2.2. Defect in Homing and Increase in Mobilization

HSCs reside in the marrow cavity of long bones during adult life, co-existing in close association with many other cell types in BM in a highly organized structure supported by stromal cells referred to as the niche [20,21,22]. The engraftment of HSCs into nonmyeloablative hosts resulted in spatial localization of stem cell “niches,” while other transplanted BM cells were detected as flattened bone lining cells on the periosteal bone surface [23]. Osteoblastic cells constitute an important cellular component of the HSC niche [24,25]. Other groups assessed that different hematopoietic cell subsets are localized to distinct areas according to their stage of differentiation using live-imaging techniques [20,26,27]. Interestingly, transplanted HSCs tended to home to the endosteum in irradiated recipients but were randomly distributed and unstable in nonirradiated mice [27]. The homing ability of HSCs, involving the trafficking of a transplanted donor HSC to the BM of a recipient, is critical in BM transplantation procedures for the successful treatment of many blood disorders and malignancies including leukemia, lymphoma, and myeloma [28]. Liang and colleagues found that the BM homing efficiency of aged mouse HSCs was approximately three-fold lower than that of young HSCs; we also reported a reduction in the homing ability of aged HSCs in BM [1,19,29].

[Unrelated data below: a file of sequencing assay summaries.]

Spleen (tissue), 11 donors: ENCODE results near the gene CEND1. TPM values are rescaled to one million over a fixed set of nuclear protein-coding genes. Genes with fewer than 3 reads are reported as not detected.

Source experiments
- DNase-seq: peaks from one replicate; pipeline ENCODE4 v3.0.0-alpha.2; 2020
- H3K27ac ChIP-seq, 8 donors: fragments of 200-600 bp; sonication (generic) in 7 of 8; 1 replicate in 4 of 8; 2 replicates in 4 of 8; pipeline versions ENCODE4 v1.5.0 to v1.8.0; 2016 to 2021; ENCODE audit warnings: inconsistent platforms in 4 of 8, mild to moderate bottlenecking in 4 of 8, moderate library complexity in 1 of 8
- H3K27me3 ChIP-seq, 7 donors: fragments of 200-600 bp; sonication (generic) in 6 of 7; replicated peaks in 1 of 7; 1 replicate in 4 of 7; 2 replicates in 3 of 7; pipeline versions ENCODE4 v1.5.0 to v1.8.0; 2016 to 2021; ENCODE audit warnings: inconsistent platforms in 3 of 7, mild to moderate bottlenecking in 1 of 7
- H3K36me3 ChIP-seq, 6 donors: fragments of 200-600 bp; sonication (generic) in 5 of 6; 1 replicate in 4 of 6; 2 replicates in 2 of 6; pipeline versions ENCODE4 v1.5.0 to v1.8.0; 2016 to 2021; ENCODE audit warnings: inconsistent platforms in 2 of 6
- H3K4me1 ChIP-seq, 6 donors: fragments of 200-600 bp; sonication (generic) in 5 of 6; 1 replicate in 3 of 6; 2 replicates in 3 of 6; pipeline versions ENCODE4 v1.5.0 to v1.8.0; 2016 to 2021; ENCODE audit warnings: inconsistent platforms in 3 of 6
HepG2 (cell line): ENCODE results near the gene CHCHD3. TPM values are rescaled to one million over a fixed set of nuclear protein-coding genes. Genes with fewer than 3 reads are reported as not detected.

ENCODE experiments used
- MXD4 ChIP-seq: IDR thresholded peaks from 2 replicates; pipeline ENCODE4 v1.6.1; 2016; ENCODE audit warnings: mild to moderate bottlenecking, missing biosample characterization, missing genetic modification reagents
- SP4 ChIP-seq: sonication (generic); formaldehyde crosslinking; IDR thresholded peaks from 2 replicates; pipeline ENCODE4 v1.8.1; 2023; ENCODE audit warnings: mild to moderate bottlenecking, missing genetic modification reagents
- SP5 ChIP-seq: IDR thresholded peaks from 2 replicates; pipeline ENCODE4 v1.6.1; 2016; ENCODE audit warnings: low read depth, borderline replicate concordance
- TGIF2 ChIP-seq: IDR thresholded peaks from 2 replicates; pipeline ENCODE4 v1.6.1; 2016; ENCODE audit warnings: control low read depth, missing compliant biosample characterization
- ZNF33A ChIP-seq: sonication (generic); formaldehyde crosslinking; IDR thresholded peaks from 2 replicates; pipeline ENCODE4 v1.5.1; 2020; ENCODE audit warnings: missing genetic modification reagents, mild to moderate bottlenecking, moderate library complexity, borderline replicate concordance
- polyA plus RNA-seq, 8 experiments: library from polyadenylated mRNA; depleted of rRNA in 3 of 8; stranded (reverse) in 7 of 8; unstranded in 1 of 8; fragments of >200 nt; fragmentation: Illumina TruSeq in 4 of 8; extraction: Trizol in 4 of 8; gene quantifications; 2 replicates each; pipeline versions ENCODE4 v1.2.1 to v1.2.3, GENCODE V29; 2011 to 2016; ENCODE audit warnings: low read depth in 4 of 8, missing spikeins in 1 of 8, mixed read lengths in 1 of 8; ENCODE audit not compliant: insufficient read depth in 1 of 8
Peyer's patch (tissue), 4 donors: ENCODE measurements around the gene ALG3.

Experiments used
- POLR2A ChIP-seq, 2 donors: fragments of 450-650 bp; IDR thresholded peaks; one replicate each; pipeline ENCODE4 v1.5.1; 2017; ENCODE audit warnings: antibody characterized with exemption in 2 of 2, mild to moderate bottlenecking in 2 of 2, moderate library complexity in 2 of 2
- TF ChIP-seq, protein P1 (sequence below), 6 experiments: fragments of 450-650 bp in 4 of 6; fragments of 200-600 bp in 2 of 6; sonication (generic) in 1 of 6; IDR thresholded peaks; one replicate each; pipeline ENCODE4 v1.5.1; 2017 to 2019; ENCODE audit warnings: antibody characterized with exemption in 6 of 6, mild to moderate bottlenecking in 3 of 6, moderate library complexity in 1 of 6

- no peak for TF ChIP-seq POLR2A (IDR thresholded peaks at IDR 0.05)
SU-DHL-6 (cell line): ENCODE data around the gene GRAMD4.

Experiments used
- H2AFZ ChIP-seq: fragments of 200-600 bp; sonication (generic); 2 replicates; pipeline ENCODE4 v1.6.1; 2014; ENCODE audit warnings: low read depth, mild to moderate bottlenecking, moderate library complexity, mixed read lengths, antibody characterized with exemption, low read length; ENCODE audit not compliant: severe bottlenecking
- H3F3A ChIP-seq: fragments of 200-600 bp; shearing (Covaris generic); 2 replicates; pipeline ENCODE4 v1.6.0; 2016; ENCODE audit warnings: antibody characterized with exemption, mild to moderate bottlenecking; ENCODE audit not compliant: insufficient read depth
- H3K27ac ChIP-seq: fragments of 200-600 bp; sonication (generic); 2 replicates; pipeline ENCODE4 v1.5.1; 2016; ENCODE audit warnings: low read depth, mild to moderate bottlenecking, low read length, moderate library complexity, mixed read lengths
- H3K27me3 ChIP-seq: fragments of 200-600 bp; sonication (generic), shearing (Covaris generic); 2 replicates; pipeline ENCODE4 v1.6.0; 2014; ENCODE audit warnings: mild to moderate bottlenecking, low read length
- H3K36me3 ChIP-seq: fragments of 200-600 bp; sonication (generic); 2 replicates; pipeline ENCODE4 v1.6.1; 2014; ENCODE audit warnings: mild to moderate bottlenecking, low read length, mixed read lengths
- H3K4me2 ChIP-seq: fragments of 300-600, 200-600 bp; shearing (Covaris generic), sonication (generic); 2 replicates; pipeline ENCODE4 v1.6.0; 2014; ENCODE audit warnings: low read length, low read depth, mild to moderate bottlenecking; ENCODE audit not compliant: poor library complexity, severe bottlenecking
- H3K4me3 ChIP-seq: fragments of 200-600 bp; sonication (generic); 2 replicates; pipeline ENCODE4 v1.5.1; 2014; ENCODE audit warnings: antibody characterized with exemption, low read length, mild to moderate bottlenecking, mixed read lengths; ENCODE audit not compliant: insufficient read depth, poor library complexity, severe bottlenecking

Systemic administration of cytokines and chemokines or cytotoxic agents mobilizes hematopoietic stem and progenitor cells (HSPCs) from the BM into peripheral blood, where they are collected in clinically useful quantities for stem cell therapies [22]. Granulocyte colony-stimulating factor (G-CSF) mobilizes hematopoietic cells from the marrow into circulation, with increased progenitor cells of all lineages detected in the spleens of G-CSF-treated mice [30,31]. In a G-CSF-receptor (G-CSFR)-deficient mice study, they found that expression of the G-CSFR on BM cells is required for mobilization of hematopoietic progenitor cells (HPCs), but this is not dependent on the expression of the G-CSFR on hematopoietic progenitor cells (HPCs). From these results, they suggested that the indirect effect of G-CSF on hematopoietic cells is essential for HSC mobilization [30,32]. G-CSF causes transient upregulation of stromal cell-derived factor-1 (SDF-1) and subsequently activates CXC chemokine receptor-4 (CXCR4) signaling for the production of hepatocyte growth factor (HGF). HGF binds to c-Met and thus activates c-Met signaling to regulate the mTOR/FOXO3a signaling pathway. Finally, G-CSF signaling causes ROS production and promotes the egress of HSCs out of the BM [31,33]. Xing and colleagues revealed that the mobilization of HSPCs from BM to peripheral blood in response to G-CSF requires the de-adhesion of HSPCs from the niche. This ability to mobilize HSCs is approximately five-fold greater in aged mice [22].